Using Wi-Fi Wisely

We’ve heard our fair share of questionable public Wi-Fi security scenarios, including but not limited to:

  • Conducting banking transactions at Starbucks
  • Using the public library Wi-Fi to pay bills
  • Jumping on the airport internet for some quick business plan updates

Wifi laptop man at airport

If you are wondering why these are horrendous behaviors, it’s because you aren’t familiar with the problems associated with using a public Wi-Fi network. Sure, these networks are convenient and helpful, but their open infrastructure lends itself to some significant security concerns.

In theory, Wi-Fi connectivity allows anyone to sign in with an easily provided password to surf the net without care or concern. In reality, though, these networks may allow for snooping and could be full of compromised programs. It is possible that the hotspot could also be malicious – set up by a hacker to steal information.


Browsing Made Safer

How to minimize the risk of a security issue

Aside from avoiding, viewing or managing any sensitive information while signed into a Wi-Fi hotspot, here are a few basic tips and tricks to make your browsing a safer space.

woman wifi on phone at coffee shop


Avoid Automatically Connecting To Wi-Fi Hotspots

Your smartphone, tablet or laptop may be set to automatically connect to any available Wi-Fi hotspot by default. This is a setting that you should always double check, considering your device may be connecting to a malicious network set up to steal information without your awareness.

Open the Wi-Fi section in your device’s settings. If you don’t see an option to disable auto-connecting, you’re already safe. Otherwise, turn this setting off and keep your Wi-Fi off when you don’t need it.


Check The Network Name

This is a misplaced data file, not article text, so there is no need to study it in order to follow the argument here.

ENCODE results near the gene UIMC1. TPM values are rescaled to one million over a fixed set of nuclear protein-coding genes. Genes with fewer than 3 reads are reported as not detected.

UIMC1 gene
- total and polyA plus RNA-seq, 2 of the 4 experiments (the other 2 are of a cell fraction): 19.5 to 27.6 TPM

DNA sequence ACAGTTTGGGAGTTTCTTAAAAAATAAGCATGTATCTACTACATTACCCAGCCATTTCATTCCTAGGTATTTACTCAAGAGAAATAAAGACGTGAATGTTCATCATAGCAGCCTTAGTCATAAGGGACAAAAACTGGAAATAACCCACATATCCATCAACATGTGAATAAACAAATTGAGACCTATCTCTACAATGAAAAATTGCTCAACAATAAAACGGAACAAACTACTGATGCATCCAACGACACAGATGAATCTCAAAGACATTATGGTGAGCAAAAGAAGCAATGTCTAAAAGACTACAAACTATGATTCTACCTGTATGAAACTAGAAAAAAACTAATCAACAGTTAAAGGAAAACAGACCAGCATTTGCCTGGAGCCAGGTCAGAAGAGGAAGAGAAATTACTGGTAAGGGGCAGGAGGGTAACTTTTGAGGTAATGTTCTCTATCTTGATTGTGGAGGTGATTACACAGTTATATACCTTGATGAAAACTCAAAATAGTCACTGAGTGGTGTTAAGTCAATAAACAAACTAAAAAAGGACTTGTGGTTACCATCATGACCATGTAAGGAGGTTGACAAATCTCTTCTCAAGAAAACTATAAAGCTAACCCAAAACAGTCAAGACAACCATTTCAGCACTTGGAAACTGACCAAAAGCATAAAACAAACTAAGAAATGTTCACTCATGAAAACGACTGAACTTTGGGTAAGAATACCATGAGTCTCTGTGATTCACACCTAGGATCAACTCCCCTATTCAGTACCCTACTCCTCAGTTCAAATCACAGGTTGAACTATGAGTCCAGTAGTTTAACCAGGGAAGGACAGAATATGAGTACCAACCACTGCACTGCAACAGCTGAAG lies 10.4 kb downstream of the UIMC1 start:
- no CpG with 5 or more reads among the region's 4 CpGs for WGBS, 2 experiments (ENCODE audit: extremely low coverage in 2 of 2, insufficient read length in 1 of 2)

Fake networks like “FREE Public Wi-Fi “or “Starbucks FREE” are set up by hackers in an attempt to lure unsuspecting users in and capture their personal information. Check with the venue’s employees to confirm the name of the network you should be using to avoid any trouble.


Protect Your Passwords

Hackers can retrieve saved passwords from your registry or install keyloggers, which make your keyboard activity available to them. Installing a program like LastPass, a browser add-on that stores your passwords in the cloud, will allow you to never type a password again.



A “virtual private network” is a way to connect to a network that is essentially not there. A VPN will encrypt all communications between your computer and the VPN, protecting you from any snooping transit that occurs on an insecure public Wi-Fi. If you don’t already have a VPN set up, there are a few free programs available for download like SecurityKiss or CyberGhost, as well as a slew of paid services. It’s worth doing you research to work out which options best fit your needs.


Check For HTTPS

HTTP stands for HyperText Transfer Protocol, as opposed to HTTPS, which stands for HyperText Transfer Protocol Secure. Using HTTPS, the computers communicate a code that scrambles the messages so that nothing between the devices can read the data. You can force your browser to use HTTPS through an extension, such as HTTPS Everywhere.


Believe us, at Vertical Technologies, we know first hand that information technologies are complex systems that are becoming increasingly more difficult. If you are looking to troubleshoot technological problems at your company or workplace, contact Vertical Technologies. From small startup to large corporation, infrastructure management to printer problems, Vertical Technologies has you covered.


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